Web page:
For a while there, some of us thought that Hollywood and Burbank were starting to get it. We thought the bad old days of fathers uniformly portrayed negatively were over. Surely, after decades of dangerous dads, brutal dads stupid dads, doofus dads, cold uncaring dads and the like, popular culture had actually turned a corner. Or so we believed. After all, with so much social science showing that dads care deeply about their children and that children need their fathers for a healthy upbringing, it just made so much sense for pop culture to start showing the truth. Into the bargain, it might even have been hailed as finally standing for something worth standing for. With fatherless families being one of the most serious problems our society faces, maybe the movers and shakers behind movies and TV would actually try to make things better, not worse.
We were kidding ourselves. This article gives us the heads up on three fall shows premiering on Fox, ABC and NBC, and from the sound of them, they’re worse than almost anything that’s gone before (Slate, 9/14/12). Just to put a cherry on top of that, the article itself hails them as “optimistic.” Given that it’s Slate’s XX blog, I suppose that was to be expected.
In Ben and Kate, which premieres on Fox next week, Kate is a single mother. The father of her child, we learn, didn’t even stick around long enough to see his daughter born. When Kate tells him she is pregnant, a scene presented in a flashback in the pilot, his response is a shaky “I’m so excited.” Then, he bolts…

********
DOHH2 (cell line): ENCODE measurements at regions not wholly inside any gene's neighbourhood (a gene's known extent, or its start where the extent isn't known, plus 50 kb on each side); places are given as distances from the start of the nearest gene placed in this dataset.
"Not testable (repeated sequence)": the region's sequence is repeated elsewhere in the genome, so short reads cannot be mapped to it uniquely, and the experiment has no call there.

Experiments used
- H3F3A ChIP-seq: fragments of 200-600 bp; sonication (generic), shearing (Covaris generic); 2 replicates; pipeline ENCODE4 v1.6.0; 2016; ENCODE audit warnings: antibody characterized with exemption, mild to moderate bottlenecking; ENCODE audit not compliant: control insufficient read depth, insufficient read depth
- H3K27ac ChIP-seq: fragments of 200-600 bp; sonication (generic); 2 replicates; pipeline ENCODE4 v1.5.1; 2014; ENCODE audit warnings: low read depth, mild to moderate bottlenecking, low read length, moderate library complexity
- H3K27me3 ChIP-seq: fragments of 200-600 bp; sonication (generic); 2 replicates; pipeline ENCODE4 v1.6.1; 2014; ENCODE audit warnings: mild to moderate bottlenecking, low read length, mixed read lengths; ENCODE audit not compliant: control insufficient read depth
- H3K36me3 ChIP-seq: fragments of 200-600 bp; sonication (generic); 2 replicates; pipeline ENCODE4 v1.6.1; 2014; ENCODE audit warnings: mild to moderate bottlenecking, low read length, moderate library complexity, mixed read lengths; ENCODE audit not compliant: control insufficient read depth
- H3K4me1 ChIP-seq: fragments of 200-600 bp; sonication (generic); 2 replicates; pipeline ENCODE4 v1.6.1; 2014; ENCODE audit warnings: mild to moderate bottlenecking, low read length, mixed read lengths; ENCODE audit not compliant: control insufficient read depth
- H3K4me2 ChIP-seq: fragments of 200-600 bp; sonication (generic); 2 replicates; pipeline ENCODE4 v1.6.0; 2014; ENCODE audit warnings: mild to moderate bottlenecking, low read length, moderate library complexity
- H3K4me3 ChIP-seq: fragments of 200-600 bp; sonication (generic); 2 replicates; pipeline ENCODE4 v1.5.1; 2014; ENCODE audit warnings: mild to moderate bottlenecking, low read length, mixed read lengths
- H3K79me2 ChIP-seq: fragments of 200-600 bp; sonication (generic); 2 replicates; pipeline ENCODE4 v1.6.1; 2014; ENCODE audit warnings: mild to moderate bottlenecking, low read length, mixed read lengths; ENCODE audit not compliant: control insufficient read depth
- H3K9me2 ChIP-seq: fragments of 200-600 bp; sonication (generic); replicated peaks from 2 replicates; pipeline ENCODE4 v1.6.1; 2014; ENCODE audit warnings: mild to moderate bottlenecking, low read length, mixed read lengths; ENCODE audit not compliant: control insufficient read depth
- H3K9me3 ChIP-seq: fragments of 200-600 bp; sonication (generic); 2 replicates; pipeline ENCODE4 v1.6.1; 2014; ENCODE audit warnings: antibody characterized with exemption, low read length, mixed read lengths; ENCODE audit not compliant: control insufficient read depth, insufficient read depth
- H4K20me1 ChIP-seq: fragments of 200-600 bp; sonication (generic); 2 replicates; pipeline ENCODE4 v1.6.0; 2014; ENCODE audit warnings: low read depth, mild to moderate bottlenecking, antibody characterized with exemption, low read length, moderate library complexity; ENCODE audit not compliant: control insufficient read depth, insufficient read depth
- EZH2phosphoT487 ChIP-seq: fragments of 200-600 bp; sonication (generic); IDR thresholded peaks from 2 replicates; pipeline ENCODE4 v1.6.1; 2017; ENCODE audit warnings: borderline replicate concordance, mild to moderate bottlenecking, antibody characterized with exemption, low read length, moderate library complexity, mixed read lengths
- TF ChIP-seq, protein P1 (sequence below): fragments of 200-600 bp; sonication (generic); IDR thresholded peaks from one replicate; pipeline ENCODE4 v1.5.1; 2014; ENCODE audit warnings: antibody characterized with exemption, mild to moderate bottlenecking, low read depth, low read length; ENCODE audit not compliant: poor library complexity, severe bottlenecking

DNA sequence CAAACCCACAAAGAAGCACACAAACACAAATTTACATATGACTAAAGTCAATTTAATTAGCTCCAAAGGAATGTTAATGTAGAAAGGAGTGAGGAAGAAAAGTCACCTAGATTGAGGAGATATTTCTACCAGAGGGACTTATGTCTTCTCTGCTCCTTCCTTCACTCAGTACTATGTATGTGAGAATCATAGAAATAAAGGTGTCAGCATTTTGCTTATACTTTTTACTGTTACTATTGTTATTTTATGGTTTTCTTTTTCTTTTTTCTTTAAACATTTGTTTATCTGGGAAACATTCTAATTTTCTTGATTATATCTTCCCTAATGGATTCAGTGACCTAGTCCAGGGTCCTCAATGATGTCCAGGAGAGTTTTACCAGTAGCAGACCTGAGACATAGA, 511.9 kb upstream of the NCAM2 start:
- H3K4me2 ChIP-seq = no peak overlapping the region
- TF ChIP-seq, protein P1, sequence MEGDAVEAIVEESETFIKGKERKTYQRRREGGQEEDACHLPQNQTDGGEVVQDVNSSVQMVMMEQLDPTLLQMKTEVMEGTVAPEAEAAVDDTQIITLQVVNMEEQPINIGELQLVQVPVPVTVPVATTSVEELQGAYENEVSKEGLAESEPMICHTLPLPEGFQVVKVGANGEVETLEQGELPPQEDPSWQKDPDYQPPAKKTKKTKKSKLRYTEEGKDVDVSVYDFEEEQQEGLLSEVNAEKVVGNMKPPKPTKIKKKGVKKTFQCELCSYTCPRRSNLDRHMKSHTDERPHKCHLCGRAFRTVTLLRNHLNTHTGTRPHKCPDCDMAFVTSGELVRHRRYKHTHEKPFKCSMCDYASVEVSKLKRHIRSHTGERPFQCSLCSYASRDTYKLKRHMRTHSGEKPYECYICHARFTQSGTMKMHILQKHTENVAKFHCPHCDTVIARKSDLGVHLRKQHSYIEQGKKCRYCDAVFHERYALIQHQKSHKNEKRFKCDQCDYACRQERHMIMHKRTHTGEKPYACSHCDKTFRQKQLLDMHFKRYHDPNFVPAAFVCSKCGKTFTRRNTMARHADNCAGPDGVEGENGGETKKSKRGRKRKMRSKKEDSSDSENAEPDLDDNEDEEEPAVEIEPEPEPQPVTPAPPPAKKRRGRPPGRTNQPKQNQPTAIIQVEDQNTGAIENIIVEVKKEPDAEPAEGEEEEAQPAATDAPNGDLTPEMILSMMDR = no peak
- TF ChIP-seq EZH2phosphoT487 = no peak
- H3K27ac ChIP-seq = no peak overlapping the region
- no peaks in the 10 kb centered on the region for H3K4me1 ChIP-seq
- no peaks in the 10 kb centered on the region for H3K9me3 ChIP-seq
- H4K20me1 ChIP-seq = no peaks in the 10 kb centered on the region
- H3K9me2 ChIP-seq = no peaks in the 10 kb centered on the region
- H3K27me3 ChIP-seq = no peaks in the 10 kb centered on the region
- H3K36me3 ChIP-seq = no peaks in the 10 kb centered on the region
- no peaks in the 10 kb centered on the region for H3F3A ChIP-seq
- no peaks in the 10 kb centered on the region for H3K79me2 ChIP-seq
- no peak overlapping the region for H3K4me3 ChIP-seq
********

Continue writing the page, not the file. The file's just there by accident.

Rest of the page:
Then there’s Clay (Jayson Blair), the soon-to-be-ex husband of Goldie, a young woman who decides to act as a surrogate for a gay couple on NBC’s The New Normal. Clay is such a profligate cheat that he jumps into bed with his mistress just six minutes after Goldie leaves for work. Goldie’s decision to ditch him isn’t so much a courageous act as a confirmation of the actual status of their relationship: It doesn’t much hurt to leave, because there’s almost nothing to leave behind.
And while Goldie flees the Midwest for California, Polly (Sarah Chalke), the star of How to Live With Your Parents For The Rest Of Your Life, which will begin airing on ABC in 2013, heads back to her parents’ house, leaving her ex-husband behind. Like Clay, her husband’s a goofy nonentity who keeps showing up anyway. Goldie and Polly are less interested in finding a man than in getting rid of one, and Kate is lucky to have gotten only her boyfriend’s child, not the guy himself.And, according to Slate writer Alyssa Rosenberg, that’s a good thing. The men in these shows are abject losers, so ditch ‘em. After all, just because you yourself were stupid enough to have a child by someone you’d never say ‘hi’ to in the supermarket, doesn’t say anything pejorative about you. No, you’re fine; the Slate piece tells us he’s not “worthy” of you. Of course he’s not; he’s a creep, and that means the mere fact that he’s your child’s father is no reason to have anything to do with him. And if that means your child grows up fatherless, well, that’s OK too. Who could possibly object?